Christmas sales up?
In the news: Last-minute holiday shoppers boost U.S. sales
More last-minute shoppers flocked to stores this year on the final Saturday before Christmas than last year, but spending is expected to be even higher late this week.
U.S. retail sales on Saturday were up 15.1 percent from last year to $7.58 billion as many people wrapped up their gift buying, research firm ShopperTrak said on Tuesday. This year also benefited from its comparison to the weekend in 2009 when a blizzard hammered the East Coast.
That storm contributed to a 16.5 percent drop to $6.58 billion in so-called "Super Saturday" spending in 2009. This year's totals were below the $7.87 billion Americans spent for the day in 2008, said ShopperTrak, which analyzes the retail industry.(...)
"Now that we are down to the wire, consumers have stepped up their shopping pace, as well as their purchases," ICSC chief economist Michael Niemira said in a statement. "All and all, retail shopping trends are shaping up to be very favorable for holiday sales, as well as December sales performance, for retailers."
Well, that's what they are reporting, but it doesn't match my experiences here in Los Angeles. Foot traffic has been pretty low and the parking lots are not jammed. The Black Friday of the Thanksgiving holiday registered only a 0.3% increase in sales. That seems about right, considering the persistent high unemployment. This recent news about a shopping surge seems overly optimistic.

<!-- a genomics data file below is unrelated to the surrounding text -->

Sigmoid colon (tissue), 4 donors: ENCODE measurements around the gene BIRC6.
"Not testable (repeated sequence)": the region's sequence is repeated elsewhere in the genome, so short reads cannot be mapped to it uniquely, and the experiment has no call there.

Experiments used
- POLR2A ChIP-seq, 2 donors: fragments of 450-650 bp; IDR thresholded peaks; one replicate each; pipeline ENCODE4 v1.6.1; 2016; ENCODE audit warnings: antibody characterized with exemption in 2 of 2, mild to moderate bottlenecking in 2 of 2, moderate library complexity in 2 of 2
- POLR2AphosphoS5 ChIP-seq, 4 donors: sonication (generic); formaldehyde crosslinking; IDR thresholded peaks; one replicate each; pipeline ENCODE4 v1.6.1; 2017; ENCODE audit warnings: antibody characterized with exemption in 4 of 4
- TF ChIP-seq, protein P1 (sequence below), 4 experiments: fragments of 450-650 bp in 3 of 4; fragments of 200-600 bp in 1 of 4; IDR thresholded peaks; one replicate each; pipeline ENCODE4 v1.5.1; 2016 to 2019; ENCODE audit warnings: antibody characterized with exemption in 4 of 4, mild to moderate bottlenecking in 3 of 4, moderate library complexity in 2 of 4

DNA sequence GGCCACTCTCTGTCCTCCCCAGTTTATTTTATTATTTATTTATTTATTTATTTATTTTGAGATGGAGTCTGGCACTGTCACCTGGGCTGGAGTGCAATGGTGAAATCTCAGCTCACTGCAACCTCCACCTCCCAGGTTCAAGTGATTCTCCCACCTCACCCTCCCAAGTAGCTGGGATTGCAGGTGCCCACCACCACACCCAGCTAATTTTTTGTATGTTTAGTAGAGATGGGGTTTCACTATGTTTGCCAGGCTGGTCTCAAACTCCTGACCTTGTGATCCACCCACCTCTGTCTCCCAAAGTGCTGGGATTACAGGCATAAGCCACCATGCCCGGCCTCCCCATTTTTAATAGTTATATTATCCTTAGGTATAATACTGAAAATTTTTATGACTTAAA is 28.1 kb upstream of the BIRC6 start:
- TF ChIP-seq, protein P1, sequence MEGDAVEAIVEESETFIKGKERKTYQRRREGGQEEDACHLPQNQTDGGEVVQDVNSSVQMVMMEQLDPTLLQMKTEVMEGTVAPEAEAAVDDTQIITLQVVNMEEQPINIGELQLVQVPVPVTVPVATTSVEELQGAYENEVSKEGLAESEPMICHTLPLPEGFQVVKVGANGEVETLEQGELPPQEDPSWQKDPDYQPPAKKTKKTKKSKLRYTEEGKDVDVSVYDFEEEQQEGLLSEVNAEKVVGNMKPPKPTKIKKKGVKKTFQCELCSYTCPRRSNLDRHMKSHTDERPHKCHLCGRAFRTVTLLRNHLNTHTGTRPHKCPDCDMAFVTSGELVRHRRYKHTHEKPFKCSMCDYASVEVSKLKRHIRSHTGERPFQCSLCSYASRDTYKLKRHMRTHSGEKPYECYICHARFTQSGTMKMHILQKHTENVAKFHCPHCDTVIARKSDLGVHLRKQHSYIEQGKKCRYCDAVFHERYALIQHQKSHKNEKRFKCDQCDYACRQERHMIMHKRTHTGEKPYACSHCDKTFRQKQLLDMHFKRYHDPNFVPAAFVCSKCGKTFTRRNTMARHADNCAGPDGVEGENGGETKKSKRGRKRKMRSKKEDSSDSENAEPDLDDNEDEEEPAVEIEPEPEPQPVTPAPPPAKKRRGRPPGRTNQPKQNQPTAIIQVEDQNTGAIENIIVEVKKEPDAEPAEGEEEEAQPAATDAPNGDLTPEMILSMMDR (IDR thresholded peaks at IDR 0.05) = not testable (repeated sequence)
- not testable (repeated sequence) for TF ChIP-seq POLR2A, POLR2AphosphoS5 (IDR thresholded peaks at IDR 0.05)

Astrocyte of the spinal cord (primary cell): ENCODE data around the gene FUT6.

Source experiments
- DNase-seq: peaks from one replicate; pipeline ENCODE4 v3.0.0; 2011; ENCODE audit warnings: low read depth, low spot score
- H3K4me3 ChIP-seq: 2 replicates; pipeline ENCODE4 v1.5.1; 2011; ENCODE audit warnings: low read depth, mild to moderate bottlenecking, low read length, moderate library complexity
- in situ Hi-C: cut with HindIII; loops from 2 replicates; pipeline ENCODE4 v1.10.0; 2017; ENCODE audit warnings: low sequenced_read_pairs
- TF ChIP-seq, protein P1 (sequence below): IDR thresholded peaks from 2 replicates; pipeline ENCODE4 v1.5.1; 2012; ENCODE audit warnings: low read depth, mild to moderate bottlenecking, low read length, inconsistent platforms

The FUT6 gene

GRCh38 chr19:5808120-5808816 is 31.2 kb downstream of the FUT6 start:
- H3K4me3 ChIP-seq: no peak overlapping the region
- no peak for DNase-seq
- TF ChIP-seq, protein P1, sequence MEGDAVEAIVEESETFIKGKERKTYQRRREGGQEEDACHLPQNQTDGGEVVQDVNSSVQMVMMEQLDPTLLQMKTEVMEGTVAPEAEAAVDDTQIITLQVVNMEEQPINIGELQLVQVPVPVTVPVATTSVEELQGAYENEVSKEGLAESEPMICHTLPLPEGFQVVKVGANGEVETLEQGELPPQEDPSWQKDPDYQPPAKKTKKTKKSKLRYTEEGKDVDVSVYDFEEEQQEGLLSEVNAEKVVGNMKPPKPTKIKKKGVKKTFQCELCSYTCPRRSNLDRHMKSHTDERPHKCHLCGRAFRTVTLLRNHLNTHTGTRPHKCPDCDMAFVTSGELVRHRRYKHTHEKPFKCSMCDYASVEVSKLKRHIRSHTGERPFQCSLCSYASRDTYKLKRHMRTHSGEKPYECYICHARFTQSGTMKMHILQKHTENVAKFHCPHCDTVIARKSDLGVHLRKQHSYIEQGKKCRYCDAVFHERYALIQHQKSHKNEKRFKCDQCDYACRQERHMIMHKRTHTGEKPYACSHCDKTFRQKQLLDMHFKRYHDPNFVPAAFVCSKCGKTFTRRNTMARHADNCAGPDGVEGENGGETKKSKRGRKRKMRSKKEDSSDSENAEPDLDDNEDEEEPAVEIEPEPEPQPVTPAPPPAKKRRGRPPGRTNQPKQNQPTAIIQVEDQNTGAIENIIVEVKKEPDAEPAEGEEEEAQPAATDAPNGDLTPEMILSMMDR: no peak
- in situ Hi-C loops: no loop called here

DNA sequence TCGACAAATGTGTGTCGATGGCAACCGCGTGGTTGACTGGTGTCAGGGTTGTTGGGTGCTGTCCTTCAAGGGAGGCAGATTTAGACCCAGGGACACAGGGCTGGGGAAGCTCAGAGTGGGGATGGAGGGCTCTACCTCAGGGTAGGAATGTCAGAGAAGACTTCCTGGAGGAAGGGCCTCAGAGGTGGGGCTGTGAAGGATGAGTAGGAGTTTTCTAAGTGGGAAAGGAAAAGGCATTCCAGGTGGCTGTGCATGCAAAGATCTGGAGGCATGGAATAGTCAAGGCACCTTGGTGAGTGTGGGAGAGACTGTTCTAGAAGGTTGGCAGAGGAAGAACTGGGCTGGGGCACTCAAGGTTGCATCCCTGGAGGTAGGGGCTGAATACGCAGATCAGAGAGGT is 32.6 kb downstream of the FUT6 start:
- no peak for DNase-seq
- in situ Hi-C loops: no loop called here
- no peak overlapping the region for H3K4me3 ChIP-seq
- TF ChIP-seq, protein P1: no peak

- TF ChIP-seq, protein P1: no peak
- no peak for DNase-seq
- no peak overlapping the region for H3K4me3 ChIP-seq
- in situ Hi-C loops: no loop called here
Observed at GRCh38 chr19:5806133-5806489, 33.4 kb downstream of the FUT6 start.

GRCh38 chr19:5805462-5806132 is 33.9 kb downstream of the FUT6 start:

MATH TIME: If you drop 16.5% and then rise 15.1%, where do you end up? Not down 1.4%, since simple addition does not apply here. From a base of 100, a 16.5% drop puts you at 83.5. An increase of 15.1% from 83.5 gets you 96.1 - a decline of nearly 4% from the 2008 year (and closely matches the $7.58B/$7.87B = 96.3 [ratio of 2010:2008] figures cited elsewhere). So the bottom line is that this season is not terrible, but it's not boffo either.
I am impressed with the content of the article. I have been trying this method and I have seen some real improvements. This method is very useful.
Your "Math Time" comment is news to a lot of people: that is, many people are unaware that percentage rises and percentages falls are not directly equivalent.
I've noticed people consoling themselves that, for example, property prices rose by 40% between 2000 and 2007, and have only dropped by 30% between 2007 and 2010, leaving them with "10%" still to fall before their gains are totally gone. Totally wrong, alas. They already lost all gains, and then some.